The Mazda RX-Vision concept car revealed at the Tokyo motor show signifies Mazda’s intentions to launch a new range-topping sports car powered by a rotary engine.
Three years after the RX-8 exited production, Mazda has revealed its intention to launch a new rotary-powered sports car, confirming that its concept car at the Tokyo motor show will be powered by an engine called Skyactiv-R.
Mazda president and CEO Masamichi Kogai confirmed, “one day rotary will make a comeback”. He added: “This gives form to our brand's vision of the future. It expresses our intention to make rotary. There are many issues to overcome but we will continue our efforts. We're working steadily. Keep your eyes on Mazda."
The RX-Vision measures 4389mm long by 1925mm wide, with a height of 1160mm and a wheelbase of 2700mm. Those dimensions make it marginally longer and wider than Jaguar’s F-type coupé sports car, and significantly lower, something the compact nature of the rotary engine has allowed.
Mazda’s first rotary engine prototype was developed in 1961 and was born out of a technical co-operation between Toyo Kogyo, as Mazda was then known, and Wankel engine developer NSU Motorenwerke.
The rotary engine really came of age with the launch of the Savanna RX-7 in 1978. Notable for more than its looks and motorsport prowess, the RX-7 made a big leap forward in fuel economy, coming in a decade plagued by fuel crises and increasingly stringent environmental targets, particularly in North America.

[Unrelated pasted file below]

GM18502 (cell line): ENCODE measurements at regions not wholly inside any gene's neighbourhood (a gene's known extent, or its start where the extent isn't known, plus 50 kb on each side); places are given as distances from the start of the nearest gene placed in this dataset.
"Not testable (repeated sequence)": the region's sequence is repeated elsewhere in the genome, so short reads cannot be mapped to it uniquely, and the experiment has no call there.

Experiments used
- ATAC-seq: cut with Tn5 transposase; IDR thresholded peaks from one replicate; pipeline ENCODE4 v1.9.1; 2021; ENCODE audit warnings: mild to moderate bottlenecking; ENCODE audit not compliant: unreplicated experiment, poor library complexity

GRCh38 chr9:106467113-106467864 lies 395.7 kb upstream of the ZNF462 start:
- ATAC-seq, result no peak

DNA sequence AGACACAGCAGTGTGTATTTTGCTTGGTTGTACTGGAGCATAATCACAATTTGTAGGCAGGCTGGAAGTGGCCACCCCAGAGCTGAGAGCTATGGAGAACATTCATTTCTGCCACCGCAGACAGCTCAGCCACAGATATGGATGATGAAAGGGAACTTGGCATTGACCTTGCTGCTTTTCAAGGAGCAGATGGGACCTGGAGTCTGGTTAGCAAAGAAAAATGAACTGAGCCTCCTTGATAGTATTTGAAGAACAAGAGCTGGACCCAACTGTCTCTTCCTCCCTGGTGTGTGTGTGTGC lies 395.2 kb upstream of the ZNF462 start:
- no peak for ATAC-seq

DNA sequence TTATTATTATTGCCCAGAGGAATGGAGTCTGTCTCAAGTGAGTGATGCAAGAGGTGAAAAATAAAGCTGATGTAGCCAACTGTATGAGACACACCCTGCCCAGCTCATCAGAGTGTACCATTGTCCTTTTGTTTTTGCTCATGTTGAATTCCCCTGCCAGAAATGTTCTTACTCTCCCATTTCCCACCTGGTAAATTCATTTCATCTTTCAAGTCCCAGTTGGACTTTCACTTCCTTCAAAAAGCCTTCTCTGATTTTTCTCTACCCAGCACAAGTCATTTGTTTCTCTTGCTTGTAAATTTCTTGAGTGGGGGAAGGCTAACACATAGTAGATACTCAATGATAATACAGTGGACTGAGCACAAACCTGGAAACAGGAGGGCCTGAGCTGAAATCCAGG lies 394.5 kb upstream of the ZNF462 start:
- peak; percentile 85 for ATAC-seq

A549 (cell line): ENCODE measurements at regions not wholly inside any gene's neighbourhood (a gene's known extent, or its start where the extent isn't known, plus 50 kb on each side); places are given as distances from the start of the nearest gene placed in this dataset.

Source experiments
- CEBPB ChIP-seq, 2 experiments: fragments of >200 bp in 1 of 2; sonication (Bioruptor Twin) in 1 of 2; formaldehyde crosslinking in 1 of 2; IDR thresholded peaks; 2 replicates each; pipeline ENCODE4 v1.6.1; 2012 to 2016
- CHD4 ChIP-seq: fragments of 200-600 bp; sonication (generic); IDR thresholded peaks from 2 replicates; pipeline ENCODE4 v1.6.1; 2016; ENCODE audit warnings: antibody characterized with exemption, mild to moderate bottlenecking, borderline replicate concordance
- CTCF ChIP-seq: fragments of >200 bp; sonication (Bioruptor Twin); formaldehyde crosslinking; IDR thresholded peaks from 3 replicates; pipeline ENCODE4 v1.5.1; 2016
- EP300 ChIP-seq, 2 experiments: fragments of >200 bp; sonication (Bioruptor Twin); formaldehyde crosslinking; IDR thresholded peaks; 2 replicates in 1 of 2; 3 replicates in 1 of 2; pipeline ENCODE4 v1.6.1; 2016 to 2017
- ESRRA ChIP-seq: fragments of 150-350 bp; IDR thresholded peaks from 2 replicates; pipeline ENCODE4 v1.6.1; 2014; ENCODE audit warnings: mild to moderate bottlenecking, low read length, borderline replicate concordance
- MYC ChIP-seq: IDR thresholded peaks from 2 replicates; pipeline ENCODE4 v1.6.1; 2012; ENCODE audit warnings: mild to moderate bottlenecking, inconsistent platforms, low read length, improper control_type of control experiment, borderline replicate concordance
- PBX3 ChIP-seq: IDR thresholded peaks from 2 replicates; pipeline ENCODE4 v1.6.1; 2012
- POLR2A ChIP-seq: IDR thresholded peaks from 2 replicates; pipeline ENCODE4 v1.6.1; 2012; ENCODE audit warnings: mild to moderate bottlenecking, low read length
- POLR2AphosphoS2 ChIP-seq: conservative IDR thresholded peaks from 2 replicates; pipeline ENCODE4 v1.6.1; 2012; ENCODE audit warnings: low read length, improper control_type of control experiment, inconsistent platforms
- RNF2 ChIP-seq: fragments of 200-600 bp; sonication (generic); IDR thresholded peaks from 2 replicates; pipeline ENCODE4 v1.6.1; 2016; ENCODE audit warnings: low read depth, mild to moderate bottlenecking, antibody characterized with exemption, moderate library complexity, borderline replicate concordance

Further developments to the rotary engine were made throughout the 1980s to improve performance and fuel economy, including the launch of the turbocharged second-generation RX-7 in 1985. Many of the developments and improvements were the result of proving the technology in motorsport.
Mazda’s next big step came in 2003 with the launch of the Renesis rotary engine in the RX-8 in 2003, a time when Mazda was under Ford ownership. During this period, Mazda says rotary was “of immense symbolic value to the brand”.
The RX-8 went out of production in 2012, with no direct replacement lined up, the engine faced ever-tightening emissions regulations. However, Mazda has kept a core engineering team alive by building a prototype turbocharged RX-8, but that car would have failed to meet European requirements too, and its further development could not be justified on Japanese sales alone.
This next-generation rotary engine has been named Skyactiv-R, a nod to its place in Mazda’s future line-up under its suite of Skyactiv technologies that underpin the brand’s models. The new engine is said to answer the “fuel economy, emissions performance and reliability” problems that have plagued rotary engines in the modern era.
Timeline – Mazda’s rotary highlights
1961 – first rotary engine prototype
1967 – first production rotary engine (10A) in Cosmo Sport
1968 – Familia Rotary Coupe launched
1968 – fourth place for Cosmo Sport in 84-hour Nurburgring endurance race
1969 – Luce Rotary Coupe launched with 13A engine
1970 – Capella Rotary (RX-2) launched with 12A engine
1973 – Savanna (RX-3) launched
1975 – Cosmo AP (RX-5) launched with cleaner ‘Anti-Pollution’ 13B engine
1978 – Savanna RX-7 launched
1985 – Second-gen RX-7 launched with turbocharged 13B engine
1991 – Mazda 787B wins Le Mans
1991 – Third-gen RX-7 launched with 13B-REW engine
2003 – RX-8 launched with Renesis engine
2015 – Concept launched with Skyactiv-R engine